Although Hispanic Americans are often studied as a single population, there are important differences in the rates of substance abuse among different Hispanic subgroups.

A report from the National Institute on Drug Abuse describes differences among the U.S. Hispanic population that include:4

  • Puerto Ricans have the highest rate of recent illicit drug use (6.9%) and South Americans have the lowest (2.1%).
  • Puerto Ricans have the highest rate of recent marijuana use (5.6%) while Cubans and South Americans have the lowest (2.1%).
  • Other Hispanics (individuals originating from a Spanish speaking country other than Puerto Rico, Mexico, Cuba, Central America, and South America) have the highest rate of recent cocaine use (1.7%) while Cubans have the lowest (0.5%).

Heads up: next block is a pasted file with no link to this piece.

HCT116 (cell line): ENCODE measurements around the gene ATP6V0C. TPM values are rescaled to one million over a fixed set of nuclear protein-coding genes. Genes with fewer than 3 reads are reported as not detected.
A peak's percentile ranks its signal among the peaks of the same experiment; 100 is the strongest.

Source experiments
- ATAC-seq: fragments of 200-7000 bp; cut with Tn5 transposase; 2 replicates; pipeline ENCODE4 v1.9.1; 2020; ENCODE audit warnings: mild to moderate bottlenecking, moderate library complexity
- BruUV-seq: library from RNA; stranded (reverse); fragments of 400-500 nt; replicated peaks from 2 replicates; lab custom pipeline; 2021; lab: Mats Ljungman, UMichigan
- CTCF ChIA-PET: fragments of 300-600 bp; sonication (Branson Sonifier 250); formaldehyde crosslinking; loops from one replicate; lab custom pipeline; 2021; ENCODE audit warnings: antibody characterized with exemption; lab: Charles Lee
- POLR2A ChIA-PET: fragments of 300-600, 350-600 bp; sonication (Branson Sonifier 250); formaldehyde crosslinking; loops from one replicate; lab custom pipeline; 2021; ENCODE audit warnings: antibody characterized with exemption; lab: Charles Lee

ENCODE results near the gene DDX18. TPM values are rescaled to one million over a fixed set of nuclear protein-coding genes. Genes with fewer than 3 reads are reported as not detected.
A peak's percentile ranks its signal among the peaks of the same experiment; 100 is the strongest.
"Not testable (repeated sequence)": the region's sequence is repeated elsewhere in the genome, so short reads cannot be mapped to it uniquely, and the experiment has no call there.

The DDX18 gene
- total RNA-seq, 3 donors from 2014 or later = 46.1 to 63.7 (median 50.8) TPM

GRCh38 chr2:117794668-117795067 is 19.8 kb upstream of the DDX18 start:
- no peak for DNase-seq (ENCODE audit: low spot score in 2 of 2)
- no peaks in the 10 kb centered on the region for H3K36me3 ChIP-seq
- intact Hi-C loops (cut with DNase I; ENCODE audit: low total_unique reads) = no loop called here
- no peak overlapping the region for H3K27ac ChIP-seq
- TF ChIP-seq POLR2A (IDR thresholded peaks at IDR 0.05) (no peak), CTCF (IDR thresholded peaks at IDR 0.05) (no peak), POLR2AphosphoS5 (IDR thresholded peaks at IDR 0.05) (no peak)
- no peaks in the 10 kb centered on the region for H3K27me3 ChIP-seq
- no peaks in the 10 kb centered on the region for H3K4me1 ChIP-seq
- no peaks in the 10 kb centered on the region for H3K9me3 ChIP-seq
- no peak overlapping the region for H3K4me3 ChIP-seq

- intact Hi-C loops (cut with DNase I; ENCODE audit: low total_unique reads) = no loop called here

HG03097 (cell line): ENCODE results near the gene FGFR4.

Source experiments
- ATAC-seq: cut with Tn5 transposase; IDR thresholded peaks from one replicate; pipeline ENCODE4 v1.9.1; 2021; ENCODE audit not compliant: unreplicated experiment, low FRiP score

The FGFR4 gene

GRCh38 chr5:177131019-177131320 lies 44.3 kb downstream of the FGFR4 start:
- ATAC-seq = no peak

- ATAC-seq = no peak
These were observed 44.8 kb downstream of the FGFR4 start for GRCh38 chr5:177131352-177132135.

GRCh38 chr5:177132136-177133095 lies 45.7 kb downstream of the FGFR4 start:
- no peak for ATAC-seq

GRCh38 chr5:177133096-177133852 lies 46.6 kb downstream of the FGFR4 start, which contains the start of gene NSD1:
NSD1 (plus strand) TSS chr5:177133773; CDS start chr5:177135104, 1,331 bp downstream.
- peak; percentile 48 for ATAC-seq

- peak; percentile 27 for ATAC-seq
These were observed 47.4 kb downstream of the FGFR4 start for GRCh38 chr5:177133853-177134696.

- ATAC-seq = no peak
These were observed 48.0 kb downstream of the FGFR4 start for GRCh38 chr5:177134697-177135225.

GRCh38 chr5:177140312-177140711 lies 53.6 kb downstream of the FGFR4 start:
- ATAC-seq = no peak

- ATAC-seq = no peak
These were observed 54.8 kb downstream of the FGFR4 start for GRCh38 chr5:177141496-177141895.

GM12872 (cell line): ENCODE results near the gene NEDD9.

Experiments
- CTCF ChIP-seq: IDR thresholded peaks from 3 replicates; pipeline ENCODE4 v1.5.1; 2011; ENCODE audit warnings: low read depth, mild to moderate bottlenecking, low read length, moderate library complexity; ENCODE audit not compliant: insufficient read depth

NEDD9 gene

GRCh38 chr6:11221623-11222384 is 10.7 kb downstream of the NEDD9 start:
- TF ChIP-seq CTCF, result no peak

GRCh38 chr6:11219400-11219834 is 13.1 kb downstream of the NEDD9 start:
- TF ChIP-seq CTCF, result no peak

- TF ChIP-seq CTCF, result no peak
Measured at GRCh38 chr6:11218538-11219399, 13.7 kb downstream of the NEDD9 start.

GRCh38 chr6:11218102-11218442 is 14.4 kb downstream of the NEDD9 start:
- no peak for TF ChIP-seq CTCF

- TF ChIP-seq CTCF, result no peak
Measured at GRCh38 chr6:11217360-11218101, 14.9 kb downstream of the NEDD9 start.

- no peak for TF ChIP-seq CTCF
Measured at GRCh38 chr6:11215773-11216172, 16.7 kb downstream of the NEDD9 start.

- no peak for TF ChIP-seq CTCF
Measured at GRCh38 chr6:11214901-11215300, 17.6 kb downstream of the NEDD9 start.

According to a recent study published in the journal Alcohol and Alcoholism, Puerto Rican men and women tend to be the heaviest drinkers of all Hispanic Americans.5 The study authors propose that the reason Puerto Ricans are almost 3 times more likely to develop alcohol use disorders than non-Hispanic white Americans is because of cultural differences that include:

  • Drinking starts at an earlier age in traditional Puerto Rican culture.
  • There is less stigma concerning alcohol in Puerto Rico compared to the contiguous U.S.

The study also notes that Cuban men drink the least of Hispanic men and Mexican women drink the least of Hispanic women. Beer is the preferred beverage across all Hispanic subgroups in the U.S., followed by wine.5

The Discrepancy in Treatment Options and Outcomes Among Hispanics